One of many stationery shops

Politically: the Chinese government is seen as an autocratic, omnipotent, despotic and authoritarian entity but, ‘so what, they do a good job!‘  The general take on that is that there is NO HEAVY HAND shown on a daily basis, the police state is virtually invisible, the economic system works and works well and it is very INCLUSIVE.  They have a few marginalized people, somewhere, but they are not very visible and HK, itself, is awash in wealth.  “So, what’s not to like?”

Dinner with (ex) students


The hospitality we receive is over-the-top.  We can’t even think to reciprocate at this level.  If I turn on my charm (very rarely experienced by anyone) to the highest setting and jump through hoops to be nice until my teeth hurt, I can’t be as nice and considerate as are these people to Sally and me.  They set the bar too high for being gracious, considerate and generous and it would be beyond me even if I had the inclination.  And I don’t.  I am a dog by comparison.  A pig-dog.  Or, as the Chinese might say, a barbarian.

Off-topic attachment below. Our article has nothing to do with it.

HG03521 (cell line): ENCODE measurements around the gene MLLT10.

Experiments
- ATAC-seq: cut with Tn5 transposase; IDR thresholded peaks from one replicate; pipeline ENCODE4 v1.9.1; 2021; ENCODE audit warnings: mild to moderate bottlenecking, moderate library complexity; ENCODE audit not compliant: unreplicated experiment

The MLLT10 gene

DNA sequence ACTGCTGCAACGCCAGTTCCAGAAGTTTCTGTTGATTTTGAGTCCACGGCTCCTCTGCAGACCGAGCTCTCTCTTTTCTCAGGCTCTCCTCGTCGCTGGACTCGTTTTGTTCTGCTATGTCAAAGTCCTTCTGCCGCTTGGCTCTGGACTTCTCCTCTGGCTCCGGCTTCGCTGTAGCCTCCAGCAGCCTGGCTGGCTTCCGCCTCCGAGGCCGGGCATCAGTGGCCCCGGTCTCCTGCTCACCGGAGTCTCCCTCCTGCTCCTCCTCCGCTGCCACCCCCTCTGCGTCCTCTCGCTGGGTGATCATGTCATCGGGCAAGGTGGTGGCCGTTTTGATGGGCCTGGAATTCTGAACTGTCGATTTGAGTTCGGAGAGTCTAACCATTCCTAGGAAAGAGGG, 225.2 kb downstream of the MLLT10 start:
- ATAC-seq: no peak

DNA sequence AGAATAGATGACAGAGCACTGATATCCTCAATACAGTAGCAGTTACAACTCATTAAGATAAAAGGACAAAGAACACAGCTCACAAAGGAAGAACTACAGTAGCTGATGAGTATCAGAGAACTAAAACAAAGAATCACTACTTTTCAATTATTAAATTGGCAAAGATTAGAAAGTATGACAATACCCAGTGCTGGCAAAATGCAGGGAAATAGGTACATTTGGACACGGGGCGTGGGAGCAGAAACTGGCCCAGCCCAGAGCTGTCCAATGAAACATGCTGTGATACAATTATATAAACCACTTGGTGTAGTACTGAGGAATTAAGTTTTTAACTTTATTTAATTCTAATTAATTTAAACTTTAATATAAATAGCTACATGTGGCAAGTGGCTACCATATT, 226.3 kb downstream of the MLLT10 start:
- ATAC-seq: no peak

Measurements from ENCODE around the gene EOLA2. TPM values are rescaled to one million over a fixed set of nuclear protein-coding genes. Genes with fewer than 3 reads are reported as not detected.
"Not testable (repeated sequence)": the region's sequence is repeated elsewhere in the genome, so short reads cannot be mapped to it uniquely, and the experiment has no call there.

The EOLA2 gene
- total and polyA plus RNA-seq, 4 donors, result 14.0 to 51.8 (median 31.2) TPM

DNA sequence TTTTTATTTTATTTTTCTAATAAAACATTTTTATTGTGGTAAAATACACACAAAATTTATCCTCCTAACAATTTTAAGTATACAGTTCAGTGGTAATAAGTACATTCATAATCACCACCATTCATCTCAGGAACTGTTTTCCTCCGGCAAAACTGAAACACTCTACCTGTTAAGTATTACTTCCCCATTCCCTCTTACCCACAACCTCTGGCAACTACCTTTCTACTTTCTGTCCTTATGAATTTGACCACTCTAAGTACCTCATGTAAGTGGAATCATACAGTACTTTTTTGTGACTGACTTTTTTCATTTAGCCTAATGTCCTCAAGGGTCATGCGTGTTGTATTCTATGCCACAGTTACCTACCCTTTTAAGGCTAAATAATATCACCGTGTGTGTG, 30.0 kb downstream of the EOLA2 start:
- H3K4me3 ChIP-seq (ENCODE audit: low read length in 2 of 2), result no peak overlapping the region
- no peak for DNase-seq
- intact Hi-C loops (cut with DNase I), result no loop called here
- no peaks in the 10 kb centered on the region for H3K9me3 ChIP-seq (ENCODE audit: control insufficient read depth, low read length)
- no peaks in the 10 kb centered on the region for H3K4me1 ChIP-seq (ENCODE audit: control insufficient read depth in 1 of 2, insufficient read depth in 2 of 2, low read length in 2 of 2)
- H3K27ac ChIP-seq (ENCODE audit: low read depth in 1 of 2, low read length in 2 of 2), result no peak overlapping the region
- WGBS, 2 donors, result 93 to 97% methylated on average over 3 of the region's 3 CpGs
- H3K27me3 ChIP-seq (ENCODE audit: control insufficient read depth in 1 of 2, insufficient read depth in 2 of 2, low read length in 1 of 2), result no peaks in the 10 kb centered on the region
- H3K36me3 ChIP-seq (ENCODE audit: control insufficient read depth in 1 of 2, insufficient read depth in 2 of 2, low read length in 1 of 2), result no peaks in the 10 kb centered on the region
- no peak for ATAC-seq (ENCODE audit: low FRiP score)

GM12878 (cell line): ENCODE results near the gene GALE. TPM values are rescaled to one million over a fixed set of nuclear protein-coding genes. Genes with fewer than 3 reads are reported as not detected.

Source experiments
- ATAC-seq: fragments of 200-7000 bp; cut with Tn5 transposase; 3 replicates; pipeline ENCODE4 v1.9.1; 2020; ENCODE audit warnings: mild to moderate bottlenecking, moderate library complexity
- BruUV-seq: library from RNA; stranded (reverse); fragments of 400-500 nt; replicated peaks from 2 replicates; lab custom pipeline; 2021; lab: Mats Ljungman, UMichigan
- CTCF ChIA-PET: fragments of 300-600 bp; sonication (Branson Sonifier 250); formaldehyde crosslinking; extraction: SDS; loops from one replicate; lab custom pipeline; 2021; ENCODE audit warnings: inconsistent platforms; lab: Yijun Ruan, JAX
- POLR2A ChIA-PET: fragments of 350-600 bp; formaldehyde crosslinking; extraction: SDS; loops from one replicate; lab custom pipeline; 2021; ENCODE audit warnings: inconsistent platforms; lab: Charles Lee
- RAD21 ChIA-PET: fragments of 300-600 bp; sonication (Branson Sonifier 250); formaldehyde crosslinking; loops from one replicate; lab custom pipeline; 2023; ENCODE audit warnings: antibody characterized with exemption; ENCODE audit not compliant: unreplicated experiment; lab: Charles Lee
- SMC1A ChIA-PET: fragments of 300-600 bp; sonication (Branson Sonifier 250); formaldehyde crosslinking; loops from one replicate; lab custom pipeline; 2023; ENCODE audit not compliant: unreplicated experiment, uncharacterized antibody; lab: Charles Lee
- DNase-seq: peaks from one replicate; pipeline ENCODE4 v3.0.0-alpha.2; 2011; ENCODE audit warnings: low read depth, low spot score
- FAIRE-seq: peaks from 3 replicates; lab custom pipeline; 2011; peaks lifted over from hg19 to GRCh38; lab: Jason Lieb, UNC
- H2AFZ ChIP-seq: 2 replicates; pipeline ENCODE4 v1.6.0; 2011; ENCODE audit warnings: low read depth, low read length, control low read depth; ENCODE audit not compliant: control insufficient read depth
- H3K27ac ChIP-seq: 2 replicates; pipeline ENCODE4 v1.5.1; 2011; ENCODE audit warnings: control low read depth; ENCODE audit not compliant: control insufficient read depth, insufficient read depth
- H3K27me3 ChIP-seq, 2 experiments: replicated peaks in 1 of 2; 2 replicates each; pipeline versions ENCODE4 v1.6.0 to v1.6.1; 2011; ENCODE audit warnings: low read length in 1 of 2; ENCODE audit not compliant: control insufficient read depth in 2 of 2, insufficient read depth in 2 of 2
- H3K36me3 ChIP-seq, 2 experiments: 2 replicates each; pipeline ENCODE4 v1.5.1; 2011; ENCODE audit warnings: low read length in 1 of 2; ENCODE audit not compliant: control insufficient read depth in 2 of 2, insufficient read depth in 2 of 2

A temporary canteen for street hawkers

It is not that I do not feel the same or even more affection for them as they do for us.  It is just that gweilo ways are so much less effusive by nature.  I think I am being a great host by giving people space, offering free access and use to anything I have and making sure they are well fed, safe and comfortable while near me. The more of ‘me’ I add (after a point), the less they actually get.  So, I limit ‘me’ to the length of time that I think they can tolerate.  When in doubt, shorten the exposure.

It’s all about gold in Hong Kong

For many of my friends (Doug, in particular), 15-minute bursts are about the limit.

Support for the Chinese Banyan trees on Nathan Road

The Chinese see hosting a guest differently.  Firstly, everyone always meets to eat and eat well.  And a lot.  And frequently. With attendant photographs.  Plus gifts are given til we are laden with tea, paper products trimmed with gold, pots, cups, and all manner of small-boxed items.